Award Presentation to be Made at Annual AAPD Leadership Gala March 5, 2008, National Building Museum, Washington, DC
WASHINGTON, Dec. 19 /PRNewswire-USNewswire/ -- The American Association of People with Disabilities (AAPD) announces that the prestigious 2008 Henry B. Betts Award will be presented to Eric Rosenthal for pioneering the field of international human rights advocacy for people with disabilities and bringing unprecedented international awareness to their concerns. He established and is Executive Director of Mental Disability Rights International (MDRI). Through MDRI, Rosenthal has investigated human rights conditions in 23 countries. He has trained and supported the work of disability activists around the world to fight these abuses.
The Henry B. Betts Award is named in honor of Henry B. Betts, M.D., a pioneer in the field of rehabilitation medicine who started his career with the Rehabilitation Institute of Chicago in 1964, making it the base for his career as an advocate for people with physical disabilities and leader in the field of rehabilitation medicine, and who has devoted himself to improving the quality of life for people with disabilities. The award program was created in 1989 and is funded by the Prince Charitable Trusts.
"Eric Rosenthal has helped to galvanize international attention to the human rights violations that people with significant disabilities are subjected to every day," says AAPD President and CEO Andrew J. Imparato. "His vision, passion, strategic advocacy, and belief in self-determination and human dignity are changing policies and changing lives in a disability movement that is increasingly connected across the globe."
Rosenthal grew up with manic depression in his family. He was interested in psychiatry when he entered college, but after working in a psychiatric ward became uncomfortable with the coercion he observed. After law school he went to Mexico to document abuses against indigenous people. He observed the dehumanization of people held naked and in filth in psychiatric facilities and brought this to the attention of international human rights groups, who were uninterested. In response, Rosenthal established Mental Disability Rights International (MDRI) in 1993.
MDRI's reports have been the first to bring widespread recognition that the discrimination and abuse of people with disabilities constitutes a violation of international human rights law. The United Nations recently adopted the Convention on the Rights of Persons with Disabilities, in no small part due to Rosenthal's role promoting disability rights as human rights.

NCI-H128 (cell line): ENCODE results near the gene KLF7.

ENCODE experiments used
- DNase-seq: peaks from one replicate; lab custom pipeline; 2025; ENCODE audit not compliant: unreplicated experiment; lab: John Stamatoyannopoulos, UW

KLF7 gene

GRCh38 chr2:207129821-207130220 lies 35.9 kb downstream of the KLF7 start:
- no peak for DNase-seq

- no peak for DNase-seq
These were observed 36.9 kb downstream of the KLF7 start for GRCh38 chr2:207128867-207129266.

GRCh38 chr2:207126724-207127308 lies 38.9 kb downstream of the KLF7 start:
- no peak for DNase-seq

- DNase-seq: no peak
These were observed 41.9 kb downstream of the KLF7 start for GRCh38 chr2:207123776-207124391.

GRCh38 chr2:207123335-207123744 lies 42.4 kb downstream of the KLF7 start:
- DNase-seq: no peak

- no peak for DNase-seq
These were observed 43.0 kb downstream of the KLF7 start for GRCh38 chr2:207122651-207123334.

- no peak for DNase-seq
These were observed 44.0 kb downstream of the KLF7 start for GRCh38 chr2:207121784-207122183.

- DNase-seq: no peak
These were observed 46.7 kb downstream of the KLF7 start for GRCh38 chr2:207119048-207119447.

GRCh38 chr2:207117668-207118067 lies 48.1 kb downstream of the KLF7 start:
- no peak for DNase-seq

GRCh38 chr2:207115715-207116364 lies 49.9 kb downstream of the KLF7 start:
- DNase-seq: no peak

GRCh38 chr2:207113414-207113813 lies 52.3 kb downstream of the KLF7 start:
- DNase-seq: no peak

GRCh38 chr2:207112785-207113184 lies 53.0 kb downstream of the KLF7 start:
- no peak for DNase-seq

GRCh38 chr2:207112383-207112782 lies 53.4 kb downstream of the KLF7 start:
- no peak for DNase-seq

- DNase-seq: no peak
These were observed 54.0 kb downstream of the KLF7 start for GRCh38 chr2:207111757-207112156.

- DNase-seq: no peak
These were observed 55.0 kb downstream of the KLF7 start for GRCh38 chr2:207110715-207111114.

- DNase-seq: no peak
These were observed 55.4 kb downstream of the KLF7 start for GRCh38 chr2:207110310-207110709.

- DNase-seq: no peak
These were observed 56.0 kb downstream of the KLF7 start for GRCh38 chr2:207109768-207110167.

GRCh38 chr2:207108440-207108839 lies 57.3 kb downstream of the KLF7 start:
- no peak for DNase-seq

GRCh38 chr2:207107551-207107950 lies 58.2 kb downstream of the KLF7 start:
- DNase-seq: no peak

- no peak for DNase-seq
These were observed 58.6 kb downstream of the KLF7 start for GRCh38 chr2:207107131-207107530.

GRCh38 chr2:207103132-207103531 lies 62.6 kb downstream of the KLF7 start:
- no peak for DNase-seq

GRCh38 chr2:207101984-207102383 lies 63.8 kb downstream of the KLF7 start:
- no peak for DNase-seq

In Uruguay, Hungary, Russia, Armenia, Mexico, Peru, Paraguay, Turkey, Romania, Argentina, and most recently, Serbia, MDRI has drawn international attention to horrendous conditions, helped change government policies, and supported grassroots organizing around disability rights. Rosenthal documents and effectively fights human rights abuses, and has won precedent-setting legal victories before international tribunals and brought support to people with mental disabilities to fight for their own rights in these and more than 23 countries. In Paraguay, for instance, MDRI won a decision from the Inter-American Commission on Human Rights ordering the release of two boys with autism held naked in isolation cells for years, and Paraguay entered into a settlement with MDRI to deinstitutionalize its national mental health system. Through the leadership of MDRI's Associate Director, Laurie Ahern, MDRI is working with the President of Kosovo to close Shtime Institution, Kosovo's psychiatric facility, and create a community support system built on the leadership of local disability activists. This model reform would make Kosovo the first region in Central/Eastern Europe to end the segregation of people with mental disabilities.
"Eric Rosenthal's work has been revolutionary," says Alison A. Hillman de Velasquez, Director of Americas Program at MDRI. "He has labored tirelessly for the recognition and enforcement of the rights of arguably the most marginalized and stigmatized population of persons with disabilities, persons with psychiatric diagnoses and intellectual disabilities, and for the recognition of the rights of persons with disabilities as human rights."
The 2008 Henry B. Betts Award will be presented collaboratively by AAPD and the Rehabilitation Institute of Chicago at the 2008 AAPD Leadership Gala, an awards ceremony and dinner, on March 5, 2008, at the National Building Museum in Washington, DC. For additional information about this event, visit the AAPD website: http://www.aapd.com, or call AAPD at 202-457-0046 (V/TTY).
The American Association of People with Disabilities (AAPD), the country's largest cross-disability membership organization, organizes the disability community to be a powerful voice for change - economically, politically, and socially. AAPD was founded in 1995 to help unite the diverse community of people with disabilities, including their family, friends and supporters, and to be a national voice for change in implementing the goals of the Americans with Disabilities Act (ADA). To learn more, visit the AAPD website: http://www.aapd.com.
|SOURCE American Association of People With Disabilities|
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